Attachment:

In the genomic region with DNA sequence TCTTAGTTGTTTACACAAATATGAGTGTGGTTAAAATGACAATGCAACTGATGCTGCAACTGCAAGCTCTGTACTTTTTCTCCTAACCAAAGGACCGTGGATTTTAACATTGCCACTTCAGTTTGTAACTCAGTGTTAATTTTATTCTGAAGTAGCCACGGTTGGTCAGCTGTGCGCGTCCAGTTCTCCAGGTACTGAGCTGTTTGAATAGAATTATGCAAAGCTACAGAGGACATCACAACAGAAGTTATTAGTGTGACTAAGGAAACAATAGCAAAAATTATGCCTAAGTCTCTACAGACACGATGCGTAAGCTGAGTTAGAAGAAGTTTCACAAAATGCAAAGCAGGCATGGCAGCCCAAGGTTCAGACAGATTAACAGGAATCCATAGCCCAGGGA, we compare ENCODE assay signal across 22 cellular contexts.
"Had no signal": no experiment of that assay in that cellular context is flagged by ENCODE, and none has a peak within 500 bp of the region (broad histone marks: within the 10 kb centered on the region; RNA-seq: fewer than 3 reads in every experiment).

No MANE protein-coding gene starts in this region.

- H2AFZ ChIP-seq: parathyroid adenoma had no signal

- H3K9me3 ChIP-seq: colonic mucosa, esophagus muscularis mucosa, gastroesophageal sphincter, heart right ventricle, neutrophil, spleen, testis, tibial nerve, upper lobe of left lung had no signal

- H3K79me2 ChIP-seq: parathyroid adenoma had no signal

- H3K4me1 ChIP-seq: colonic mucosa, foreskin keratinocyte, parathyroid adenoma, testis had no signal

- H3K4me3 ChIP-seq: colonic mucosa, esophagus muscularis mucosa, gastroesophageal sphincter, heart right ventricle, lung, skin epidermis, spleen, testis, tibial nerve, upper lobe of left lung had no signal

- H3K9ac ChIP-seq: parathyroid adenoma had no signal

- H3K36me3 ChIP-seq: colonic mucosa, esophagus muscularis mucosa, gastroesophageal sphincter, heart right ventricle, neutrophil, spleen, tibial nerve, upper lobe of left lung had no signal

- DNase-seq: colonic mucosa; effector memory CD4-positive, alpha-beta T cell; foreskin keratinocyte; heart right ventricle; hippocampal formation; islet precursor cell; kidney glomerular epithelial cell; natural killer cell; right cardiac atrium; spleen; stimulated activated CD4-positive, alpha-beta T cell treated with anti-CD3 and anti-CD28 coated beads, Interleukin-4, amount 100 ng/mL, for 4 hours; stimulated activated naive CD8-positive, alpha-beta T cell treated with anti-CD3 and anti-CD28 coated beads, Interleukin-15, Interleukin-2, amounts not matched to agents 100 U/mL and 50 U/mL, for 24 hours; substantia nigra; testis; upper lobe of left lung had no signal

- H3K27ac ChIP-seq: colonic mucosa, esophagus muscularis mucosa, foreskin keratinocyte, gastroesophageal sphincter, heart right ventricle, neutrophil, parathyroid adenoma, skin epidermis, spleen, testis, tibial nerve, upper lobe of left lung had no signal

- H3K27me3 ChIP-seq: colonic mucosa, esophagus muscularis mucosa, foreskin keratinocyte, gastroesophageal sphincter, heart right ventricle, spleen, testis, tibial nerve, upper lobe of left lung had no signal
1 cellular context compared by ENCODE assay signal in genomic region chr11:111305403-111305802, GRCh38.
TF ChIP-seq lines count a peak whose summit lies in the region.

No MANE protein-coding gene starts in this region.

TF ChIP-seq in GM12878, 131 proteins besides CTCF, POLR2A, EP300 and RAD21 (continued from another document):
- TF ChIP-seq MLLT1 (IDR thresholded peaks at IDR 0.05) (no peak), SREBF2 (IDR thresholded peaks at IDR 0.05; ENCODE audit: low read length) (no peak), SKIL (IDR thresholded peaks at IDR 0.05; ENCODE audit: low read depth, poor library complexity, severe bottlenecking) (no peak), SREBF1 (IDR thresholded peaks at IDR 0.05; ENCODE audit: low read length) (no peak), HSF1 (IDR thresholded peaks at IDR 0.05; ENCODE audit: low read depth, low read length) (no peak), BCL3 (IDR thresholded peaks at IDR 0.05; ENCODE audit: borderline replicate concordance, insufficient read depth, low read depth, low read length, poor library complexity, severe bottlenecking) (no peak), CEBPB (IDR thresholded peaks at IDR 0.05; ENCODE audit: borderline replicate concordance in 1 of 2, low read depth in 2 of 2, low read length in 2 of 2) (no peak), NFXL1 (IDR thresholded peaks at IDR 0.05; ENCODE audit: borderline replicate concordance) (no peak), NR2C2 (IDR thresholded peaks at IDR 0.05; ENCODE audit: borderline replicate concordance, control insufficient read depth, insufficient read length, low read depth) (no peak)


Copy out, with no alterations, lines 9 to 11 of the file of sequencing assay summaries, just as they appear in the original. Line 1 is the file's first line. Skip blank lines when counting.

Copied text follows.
- H3K9ac ChIP-seq: parathyroid adenoma had no signal

- H3K36me3 ChIP-seq: colonic mucosa, esophagus muscularis mucosa, gastroesophageal sphincter, heart right ventricle, neutrophil, spleen, tibial nerve, upper lobe of left lung had no signal

- DNase-seq: colonic mucosa; effector memory CD4-positive, alpha-beta T cell; foreskin keratinocyte; heart right ventricle; hippocampal formation; islet precursor cell; kidney glomerular epithelial cell; natural killer cell; right cardiac atrium; spleen; stimulated activated CD4-positive, alpha-beta T cell treated with anti-CD3 and anti-CD28 coated beads, Interleukin-4, amount 100 ng/mL, for 4 hours; stimulated activated naive CD8-positive, alpha-beta T cell treated with anti-CD3 and anti-CD28 coated beads, Interleukin-15, Interleukin-2, amounts not matched to agents 100 U/mL and 50 U/mL, for 24 hours; substantia nigra; testis; upper lobe of left lung had no signal